Will the Miami Heat Compete With Luol Deng?

The Heat have reshaped their team after the abrupt departure of Lebron James, but will it be enough to keep Miami in the hunt for the East?

After turning down a three-year $30 million extension with the Bulls this past season, Luol Deng signed a two-year deal with the Miami Heat for $20 million. With LeBron James now in Cleveland, Deng has to take on the impossible task of filling the departed shoes of the King. The 29-year-old has been an excellent player for the Bulls over the last 10 seasons, but with a lot of miles on his tires, can he start to make Miami forget about their hard breakup?

Even though they play the same position, James and Deng’s styles of play are very different. The Heat completely and rightfully ran all of their offense through James last season, and if they weren’t running it through him, he was initiating the offense with the ball in his hands. While Deng is an adequate scorer, his career Offensive Rating of 107 (Estimated points produced per 100 possessions) is far from James’ 116. Deng isn't the ball-handler and passer that LeBron is, either, as he only has an 11.8% career assist percentage (estimate of the amount of field goals he assisted on) compared to LeBron’s 34.2%.

Deng is much more comfortable playing off the ball. He comes off screens well, and he's an above average spot-up shooter. He can’t create his own shot like LeBron, however with the right ball handler on his side, he could play very well next to the newly re-signed Chris Bosh and Dwyane Wade. While he may not be able to replace the same efficient scoring as the world’s number one player, Deng can provide a King-like effort on defense.

On the defensive end, Deng’s numbers are actually pretty comparable to James. Deng has a better Defensive Rating over his career than James, (104-102) and is a solid on or off-ball defender. He's a legitimate 6’9'' with a wingspan of seven feet, and if LeBron is the best defender from the small forward position, Deng isn’t far behind him.

While he isn’t going to give you the insane steal and block numbers that Lebron can provide, Deng is 26th among active players in career Defensive Win Shares, which is above Chris Paul, Rajon Rondo, and the reining Defensive Player of the Year, Joakim Noah.

Reinventing Miami’s Band

If LeBron was the lead singer and guitar player of the Heat, even though he has moved onto a new gig, Miami was able to retain the bass and drum players. Bosh used Miami’s newly found cap space as leverage to get a five-year max contract from the Heat. Wade quickly followed with a multi-year deal reportedly worth around $16 million per season, and even though that’s a lot less than the $40 million he opted out of over the next two seasons, it’s a lot more than he would have received on the open market. Miami also brought back Mario Chalmers, Udonis Haslem and Chris Anderson.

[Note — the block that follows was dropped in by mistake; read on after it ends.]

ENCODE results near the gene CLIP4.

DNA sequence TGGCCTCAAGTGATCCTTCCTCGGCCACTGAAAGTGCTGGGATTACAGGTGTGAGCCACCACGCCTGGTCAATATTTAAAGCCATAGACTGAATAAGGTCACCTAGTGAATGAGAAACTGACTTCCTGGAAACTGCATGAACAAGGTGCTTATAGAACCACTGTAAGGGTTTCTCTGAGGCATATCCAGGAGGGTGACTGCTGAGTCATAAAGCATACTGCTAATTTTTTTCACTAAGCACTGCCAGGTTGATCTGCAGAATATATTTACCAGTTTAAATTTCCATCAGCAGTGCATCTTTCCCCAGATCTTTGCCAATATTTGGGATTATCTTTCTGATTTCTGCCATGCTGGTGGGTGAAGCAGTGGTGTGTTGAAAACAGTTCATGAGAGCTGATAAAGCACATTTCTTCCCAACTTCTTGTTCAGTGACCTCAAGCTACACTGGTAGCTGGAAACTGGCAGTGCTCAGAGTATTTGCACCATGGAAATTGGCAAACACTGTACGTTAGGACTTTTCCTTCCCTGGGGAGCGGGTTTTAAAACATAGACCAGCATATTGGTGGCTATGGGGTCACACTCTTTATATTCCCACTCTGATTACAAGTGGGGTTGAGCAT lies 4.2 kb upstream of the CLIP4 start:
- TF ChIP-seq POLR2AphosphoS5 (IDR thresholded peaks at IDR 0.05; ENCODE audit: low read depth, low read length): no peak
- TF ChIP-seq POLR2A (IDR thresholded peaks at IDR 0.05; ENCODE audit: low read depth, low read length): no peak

With basically everyone except LeBron returning to the Heat next season, Deng is the only big new part the Heat will need to integrate this season. However, without LeBron, a lot of questions arise on the offensive end. The bulk of the ball handling will now likely run through Wade’s hands. However with Wade regularly not playing in back to back games, the situation is cloudy from there.

Assuming Wade is running the offense and Chalmers is used as a corner spot-up shooter, this makes integrating Deng pretty streamline. He can run off screens from Bosh and newly signedJosh McRoberts, and he can spot up in the opposite corner from Chalmers as well. But unless Bosh is going to be used more as a post up threat with the acquisition of McRoberts, it seems like the Heat may have the same exact problem they had with Lebron.

Miami ranked 24th in the NBA last season in defensive rebounding percentage. Now, without LeBron, they're bound to regress in that area as well - teams are going to have even more opportunities to get offensive boards against the Heat.

While Deng may bring the Heat some of the same defense that LeBron gave Miami, the Heat are going to have to seriously revamp their offensive game plans in order to survive. Every player on their team is going to have to shoulder some of the offensive load left by LeBron, and while it may hurt some of the values of certain Heat players, it might drastically increase the value of a select few in Miami.

Big Bosh Man

If we see more nights where Wade is a DNP-Old, Bosh is going to have to shoulder a ton of the offensive load with no LeBron in town. However that may do wonders for his rapidly declining usage in Miami. In his best season with the Raptors, (coincidently it was his final year north of the border) Bosh averaged 24 points and 10.8 rebounds per game. He had a true shooting percentage of .592, and his usage rate was a career high 28.7.

While he probably won’t replicate those numbers now north of 30 years old, Bosh could very well get close to putting up Toronto-Bosh numbers. Last season his usage rate was his lowest since the 2004-2005 season, and you have to think that on nights where Wade sits out, Bosh is going to have to hoist more than 20 shots if the Heat want to win.

Either way you slice it, the best-case scenario for this year’s version of the Heat is a second-round exit from the playoffs. Teams with size and depth are going to eat them alive, and they no longer have the league’s best player to bail them out when things don’t go right. They’ll still be a strong defensive team, but assuming Wade is no more healthy than he was in 2013-2014, the Heat are likely not contenders in the East as is.